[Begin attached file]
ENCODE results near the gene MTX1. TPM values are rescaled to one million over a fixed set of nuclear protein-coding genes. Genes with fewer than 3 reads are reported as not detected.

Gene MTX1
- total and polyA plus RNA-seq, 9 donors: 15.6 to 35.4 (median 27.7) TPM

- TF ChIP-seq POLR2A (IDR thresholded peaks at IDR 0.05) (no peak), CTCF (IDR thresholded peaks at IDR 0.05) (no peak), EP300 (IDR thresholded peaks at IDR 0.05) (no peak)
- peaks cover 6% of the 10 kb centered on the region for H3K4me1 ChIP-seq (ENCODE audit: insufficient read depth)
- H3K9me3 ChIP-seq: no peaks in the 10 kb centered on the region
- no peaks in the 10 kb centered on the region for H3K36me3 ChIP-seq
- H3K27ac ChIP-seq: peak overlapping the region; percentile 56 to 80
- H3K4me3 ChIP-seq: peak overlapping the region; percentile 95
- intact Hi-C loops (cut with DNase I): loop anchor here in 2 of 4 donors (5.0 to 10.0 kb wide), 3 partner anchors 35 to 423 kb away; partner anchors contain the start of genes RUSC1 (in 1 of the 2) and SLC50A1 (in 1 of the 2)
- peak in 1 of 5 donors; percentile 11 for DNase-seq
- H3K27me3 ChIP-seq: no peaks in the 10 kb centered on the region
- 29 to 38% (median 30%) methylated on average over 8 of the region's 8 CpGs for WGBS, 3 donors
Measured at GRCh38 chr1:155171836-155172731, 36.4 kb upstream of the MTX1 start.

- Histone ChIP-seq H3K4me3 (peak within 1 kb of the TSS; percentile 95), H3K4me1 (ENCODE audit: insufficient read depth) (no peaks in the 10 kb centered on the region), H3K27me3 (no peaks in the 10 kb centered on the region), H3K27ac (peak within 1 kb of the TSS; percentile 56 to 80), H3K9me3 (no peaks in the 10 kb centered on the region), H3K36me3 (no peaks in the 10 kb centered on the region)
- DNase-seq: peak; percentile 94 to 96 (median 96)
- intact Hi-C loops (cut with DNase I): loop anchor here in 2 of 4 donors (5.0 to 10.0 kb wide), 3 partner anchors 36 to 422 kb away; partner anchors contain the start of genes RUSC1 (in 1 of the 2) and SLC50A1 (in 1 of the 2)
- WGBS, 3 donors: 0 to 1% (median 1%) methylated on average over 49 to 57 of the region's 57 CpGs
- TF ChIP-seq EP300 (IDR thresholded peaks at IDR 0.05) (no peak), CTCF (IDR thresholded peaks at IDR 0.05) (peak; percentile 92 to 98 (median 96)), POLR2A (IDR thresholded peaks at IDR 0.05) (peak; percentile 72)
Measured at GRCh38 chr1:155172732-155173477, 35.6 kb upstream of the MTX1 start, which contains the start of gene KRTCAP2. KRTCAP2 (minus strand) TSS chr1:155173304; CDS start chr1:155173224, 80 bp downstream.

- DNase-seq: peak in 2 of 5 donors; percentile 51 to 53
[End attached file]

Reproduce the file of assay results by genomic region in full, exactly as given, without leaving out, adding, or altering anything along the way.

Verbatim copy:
ENCODE results near the gene MTX1. TPM values are rescaled to one million over a fixed set of nuclear protein-coding genes. Genes with fewer than 3 reads are reported as not detected.

Gene MTX1
- total and polyA plus RNA-seq, 9 donors: 15.6 to 35.4 (median 27.7) TPM

- TF ChIP-seq POLR2A (IDR thresholded peaks at IDR 0.05) (no peak), CTCF (IDR thresholded peaks at IDR 0.05) (no peak), EP300 (IDR thresholded peaks at IDR 0.05) (no peak)
- peaks cover 6% of the 10 kb centered on the region for H3K4me1 ChIP-seq (ENCODE audit: insufficient read depth)
- H3K9me3 ChIP-seq: no peaks in the 10 kb centered on the region
- no peaks in the 10 kb centered on the region for H3K36me3 ChIP-seq
- H3K27ac ChIP-seq: peak overlapping the region; percentile 56 to 80
- H3K4me3 ChIP-seq: peak overlapping the region; percentile 95
- intact Hi-C loops (cut with DNase I): loop anchor here in 2 of 4 donors (5.0 to 10.0 kb wide), 3 partner anchors 35 to 423 kb away; partner anchors contain the start of genes RUSC1 (in 1 of the 2) and SLC50A1 (in 1 of the 2)
- peak in 1 of 5 donors; percentile 11 for DNase-seq
- H3K27me3 ChIP-seq: no peaks in the 10 kb centered on the region
- 29 to 38% (median 30%) methylated on average over 8 of the region's 8 CpGs for WGBS, 3 donors
Measured at GRCh38 chr1:155171836-155172731, 36.4 kb upstream of the MTX1 start.

- Histone ChIP-seq H3K4me3 (peak within 1 kb of the TSS; percentile 95), H3K4me1 (ENCODE audit: insufficient read depth) (no peaks in the 10 kb centered on the region), H3K27me3 (no peaks in the 10 kb centered on the region), H3K27ac (peak within 1 kb of the TSS; percentile 56 to 80), H3K9me3 (no peaks in the 10 kb centered on the region), H3K36me3 (no peaks in the 10 kb centered on the region)
- DNase-seq: peak; percentile 94 to 96 (median 96)
- intact Hi-C loops (cut with DNase I): loop anchor here in 2 of 4 donors (5.0 to 10.0 kb wide), 3 partner anchors 36 to 422 kb away; partner anchors contain the start of genes RUSC1 (in 1 of the 2) and SLC50A1 (in 1 of the 2)
- WGBS, 3 donors: 0 to 1% (median 1%) methylated on average over 49 to 57 of the region's 57 CpGs
- TF ChIP-seq EP300 (IDR thresholded peaks at IDR 0.05) (no peak), CTCF (IDR thresholded peaks at IDR 0.05) (peak; percentile 92 to 98 (median 96)), POLR2A (IDR thresholded peaks at IDR 0.05) (peak; percentile 72)
Measured at GRCh38 chr1:155172732-155173477, 35.6 kb upstream of the MTX1 start, which contains the start of gene KRTCAP2. KRTCAP2 (minus strand) TSS chr1:155173304; CDS start chr1:155173224, 80 bp downstream.

- DNase-seq: peak in 2 of 5 donors; percentile 51 to 53